And oh, how I wish I could say it was me who came up with that title!
But it wasn’t; it was the BBC, headlining a fascinating article about how octopuses get it on.
It seems it’s rather difficult to be a male octopus with mating on his mind. Like a female spider, his prospective partner may end up dining on him.
In octopuses (& their relatives, squid, cuttlefish, & nautilus), males don’t have a penis. Instead, they produce packets of sperm – spermatophores – which they must then pass the female using a specialised arm called a hectocotylus (which does contain erectile tissue).
Squid practice a form of drive-by mating, slapping a spermatophore onto the outside of the female’s body. It’s pretty indiscriminate. In fact there was a report last year of a woman who ended up with squid spermatophores embedded inside her mouth, through eating parboiled squid – the hectocotylus still had some life in it.
Male octopuses, on the other hand, use that specialised arm to place their sperm packet well inside the female’s mantle cavity, close to her ovaries. As you can imagine, this generally requires a certain amount of close contact, which is when things may get downright risky and in some species an unlucky male may finish his days as his beloved’s meal. In one recorded incident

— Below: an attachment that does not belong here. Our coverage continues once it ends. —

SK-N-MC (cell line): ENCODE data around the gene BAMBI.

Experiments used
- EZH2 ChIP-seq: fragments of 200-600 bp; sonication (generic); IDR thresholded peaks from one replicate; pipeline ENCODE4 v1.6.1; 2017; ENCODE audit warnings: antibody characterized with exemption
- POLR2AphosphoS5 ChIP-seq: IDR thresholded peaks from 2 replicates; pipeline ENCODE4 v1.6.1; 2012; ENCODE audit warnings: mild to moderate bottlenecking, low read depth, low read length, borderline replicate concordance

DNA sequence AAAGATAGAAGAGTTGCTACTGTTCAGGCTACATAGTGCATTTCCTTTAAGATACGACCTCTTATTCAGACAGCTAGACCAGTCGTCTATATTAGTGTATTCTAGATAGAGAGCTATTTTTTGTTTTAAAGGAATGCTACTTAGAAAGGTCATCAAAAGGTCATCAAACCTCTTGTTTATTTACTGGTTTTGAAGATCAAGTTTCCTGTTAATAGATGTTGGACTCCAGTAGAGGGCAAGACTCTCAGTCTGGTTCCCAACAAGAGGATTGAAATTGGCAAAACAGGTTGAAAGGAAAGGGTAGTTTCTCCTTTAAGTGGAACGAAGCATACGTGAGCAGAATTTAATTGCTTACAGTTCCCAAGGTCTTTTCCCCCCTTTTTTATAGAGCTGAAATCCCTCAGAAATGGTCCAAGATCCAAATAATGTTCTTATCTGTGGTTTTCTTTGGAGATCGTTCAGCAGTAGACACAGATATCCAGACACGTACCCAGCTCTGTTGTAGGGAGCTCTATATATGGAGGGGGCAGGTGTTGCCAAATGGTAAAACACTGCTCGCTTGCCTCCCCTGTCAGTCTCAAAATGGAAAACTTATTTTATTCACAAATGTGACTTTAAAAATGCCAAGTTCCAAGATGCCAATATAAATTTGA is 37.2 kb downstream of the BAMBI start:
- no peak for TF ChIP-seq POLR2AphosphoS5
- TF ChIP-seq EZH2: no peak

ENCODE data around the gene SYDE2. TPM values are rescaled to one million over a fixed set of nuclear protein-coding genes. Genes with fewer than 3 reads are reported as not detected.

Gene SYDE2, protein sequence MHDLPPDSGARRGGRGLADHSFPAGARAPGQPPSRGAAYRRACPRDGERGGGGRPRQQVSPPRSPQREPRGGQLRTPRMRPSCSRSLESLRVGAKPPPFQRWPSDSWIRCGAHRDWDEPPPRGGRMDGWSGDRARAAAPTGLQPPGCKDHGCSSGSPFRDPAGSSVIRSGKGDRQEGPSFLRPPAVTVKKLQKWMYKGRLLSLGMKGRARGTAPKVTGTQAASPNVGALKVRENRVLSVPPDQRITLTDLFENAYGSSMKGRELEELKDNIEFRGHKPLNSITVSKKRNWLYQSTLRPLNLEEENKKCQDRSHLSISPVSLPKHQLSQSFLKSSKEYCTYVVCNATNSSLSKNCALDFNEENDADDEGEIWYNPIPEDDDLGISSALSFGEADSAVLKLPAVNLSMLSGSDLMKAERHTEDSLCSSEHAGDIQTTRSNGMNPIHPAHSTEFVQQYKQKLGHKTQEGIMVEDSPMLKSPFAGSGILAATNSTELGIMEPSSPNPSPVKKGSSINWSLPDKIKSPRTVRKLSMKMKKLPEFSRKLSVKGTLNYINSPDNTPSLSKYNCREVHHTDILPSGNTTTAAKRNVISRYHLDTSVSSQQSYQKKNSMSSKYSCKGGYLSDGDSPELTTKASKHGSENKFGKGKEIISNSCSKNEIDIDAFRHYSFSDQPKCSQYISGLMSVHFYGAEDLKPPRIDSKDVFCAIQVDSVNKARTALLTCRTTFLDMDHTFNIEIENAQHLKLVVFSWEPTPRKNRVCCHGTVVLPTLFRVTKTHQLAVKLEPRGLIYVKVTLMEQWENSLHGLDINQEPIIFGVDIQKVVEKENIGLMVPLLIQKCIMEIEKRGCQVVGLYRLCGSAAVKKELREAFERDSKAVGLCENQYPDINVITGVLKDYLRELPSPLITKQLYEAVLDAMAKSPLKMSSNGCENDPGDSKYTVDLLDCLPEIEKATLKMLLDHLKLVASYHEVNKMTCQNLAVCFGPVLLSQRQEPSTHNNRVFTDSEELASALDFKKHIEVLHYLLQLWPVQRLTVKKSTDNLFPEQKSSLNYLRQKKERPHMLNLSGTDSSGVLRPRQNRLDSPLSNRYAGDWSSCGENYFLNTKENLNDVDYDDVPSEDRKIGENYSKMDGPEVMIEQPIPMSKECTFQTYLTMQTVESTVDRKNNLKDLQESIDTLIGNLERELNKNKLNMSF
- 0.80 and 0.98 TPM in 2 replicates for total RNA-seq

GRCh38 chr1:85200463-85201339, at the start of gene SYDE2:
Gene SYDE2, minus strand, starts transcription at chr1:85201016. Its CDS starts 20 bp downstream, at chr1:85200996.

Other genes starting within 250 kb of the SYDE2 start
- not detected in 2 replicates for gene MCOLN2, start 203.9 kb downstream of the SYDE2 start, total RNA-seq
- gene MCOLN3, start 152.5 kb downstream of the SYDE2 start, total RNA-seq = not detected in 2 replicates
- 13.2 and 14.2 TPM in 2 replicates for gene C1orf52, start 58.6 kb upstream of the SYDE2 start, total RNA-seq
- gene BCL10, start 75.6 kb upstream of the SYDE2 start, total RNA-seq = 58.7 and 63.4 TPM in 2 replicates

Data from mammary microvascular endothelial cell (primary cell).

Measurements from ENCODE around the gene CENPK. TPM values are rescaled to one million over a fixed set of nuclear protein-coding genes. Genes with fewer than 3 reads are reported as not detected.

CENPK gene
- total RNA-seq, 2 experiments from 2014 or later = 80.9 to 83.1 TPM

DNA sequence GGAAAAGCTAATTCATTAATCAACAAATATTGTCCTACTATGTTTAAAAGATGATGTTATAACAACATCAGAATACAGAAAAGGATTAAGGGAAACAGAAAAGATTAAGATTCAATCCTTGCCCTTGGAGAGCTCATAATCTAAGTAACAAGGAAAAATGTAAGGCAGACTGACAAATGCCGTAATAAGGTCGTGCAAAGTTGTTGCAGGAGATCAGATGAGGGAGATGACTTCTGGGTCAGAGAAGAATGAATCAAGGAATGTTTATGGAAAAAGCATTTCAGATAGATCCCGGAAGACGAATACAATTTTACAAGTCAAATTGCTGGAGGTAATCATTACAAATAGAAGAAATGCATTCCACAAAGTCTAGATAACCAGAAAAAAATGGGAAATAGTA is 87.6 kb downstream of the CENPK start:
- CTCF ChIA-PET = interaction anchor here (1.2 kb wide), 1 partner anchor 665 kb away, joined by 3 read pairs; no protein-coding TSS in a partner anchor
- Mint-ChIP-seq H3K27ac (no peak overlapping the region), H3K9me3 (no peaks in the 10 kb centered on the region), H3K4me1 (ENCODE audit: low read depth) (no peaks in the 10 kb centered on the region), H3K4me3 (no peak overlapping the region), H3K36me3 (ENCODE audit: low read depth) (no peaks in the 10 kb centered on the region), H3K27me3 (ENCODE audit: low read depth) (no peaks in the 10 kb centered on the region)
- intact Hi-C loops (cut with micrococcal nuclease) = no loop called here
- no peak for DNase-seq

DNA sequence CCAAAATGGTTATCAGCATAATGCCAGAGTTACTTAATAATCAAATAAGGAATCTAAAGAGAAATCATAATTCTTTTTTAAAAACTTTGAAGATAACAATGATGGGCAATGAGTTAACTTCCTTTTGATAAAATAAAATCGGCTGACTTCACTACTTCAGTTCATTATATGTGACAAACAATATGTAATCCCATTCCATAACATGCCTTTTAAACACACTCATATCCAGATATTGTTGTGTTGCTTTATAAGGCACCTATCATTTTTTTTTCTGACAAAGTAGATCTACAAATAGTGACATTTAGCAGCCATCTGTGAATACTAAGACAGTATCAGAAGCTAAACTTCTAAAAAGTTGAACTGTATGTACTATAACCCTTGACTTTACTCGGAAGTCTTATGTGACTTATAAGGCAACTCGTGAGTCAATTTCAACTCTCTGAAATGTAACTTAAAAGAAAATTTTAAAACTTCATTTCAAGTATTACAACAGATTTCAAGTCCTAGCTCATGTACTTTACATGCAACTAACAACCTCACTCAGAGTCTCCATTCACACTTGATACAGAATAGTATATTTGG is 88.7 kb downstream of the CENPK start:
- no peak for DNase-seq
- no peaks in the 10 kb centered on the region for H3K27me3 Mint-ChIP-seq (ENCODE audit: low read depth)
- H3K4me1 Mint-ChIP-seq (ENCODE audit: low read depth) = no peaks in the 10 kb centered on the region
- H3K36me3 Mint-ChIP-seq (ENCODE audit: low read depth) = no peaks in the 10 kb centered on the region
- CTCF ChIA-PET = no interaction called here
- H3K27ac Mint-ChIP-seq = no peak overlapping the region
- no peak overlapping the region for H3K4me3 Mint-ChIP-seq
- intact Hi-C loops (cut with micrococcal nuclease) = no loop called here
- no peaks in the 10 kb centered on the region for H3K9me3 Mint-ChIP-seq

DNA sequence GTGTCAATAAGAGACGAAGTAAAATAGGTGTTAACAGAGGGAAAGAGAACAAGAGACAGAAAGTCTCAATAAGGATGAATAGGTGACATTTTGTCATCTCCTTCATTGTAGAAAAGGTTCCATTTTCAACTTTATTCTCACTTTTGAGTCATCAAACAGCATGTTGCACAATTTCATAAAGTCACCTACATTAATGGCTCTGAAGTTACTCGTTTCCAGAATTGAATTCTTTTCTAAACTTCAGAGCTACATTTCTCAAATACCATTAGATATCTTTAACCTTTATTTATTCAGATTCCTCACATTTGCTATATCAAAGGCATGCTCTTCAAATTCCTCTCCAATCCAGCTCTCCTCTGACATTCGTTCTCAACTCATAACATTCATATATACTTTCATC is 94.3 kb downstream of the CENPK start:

A female [Wonderpus photogenicus] used constricting as a form of fatal aggression to asphyxiate a male as part of apparent sexual cannibalism.
This image by Pierangelo Pirak is from the BBC article, and shows what’s involved in octopode sex.
In some species the risk is minimised by having very long arms, and even by mating while the female is distracted, and in the blanket octopus the male simply detaches his hectocotylus & leaves it with his mate: an entirely reasonable tactic given the huge difference in size between male and female.
I was intrigued to hear that in some species there are ‘sneaker males’ – smaller individuals who may even hide that specialised mating arm in order to sneak in & mate with someone else’s partner. This does not always end well either:
The smaller males wait until a larger guarding male has left the den, then covertly mate with the female. As a result, they are called “sneaker” males. They have even been known to disguise themselves as females, hiding their hectocotylus to make a less threatening approach to a guarded female.
This sly tactic can occasionally backfire, as it did in an instance caught on film by Huffard. A sneaker male approached a burrow where he seemingly sensed a female was hiding. As he reached an arm in, an octopus emerged. But it was not the female: it was her guarding male. Unsurprisingly, this big male was not impressed by the sneaker male’s attempt to insert a hectocotylus into his mantle.
And a somewhat mind-boggling fact to end on: the spermatophore of a male Pacific octopus is almost a metre long, and may take an hour to transfer to the female. I think it goes without saying that this must be one of the ‘friendlier’ species!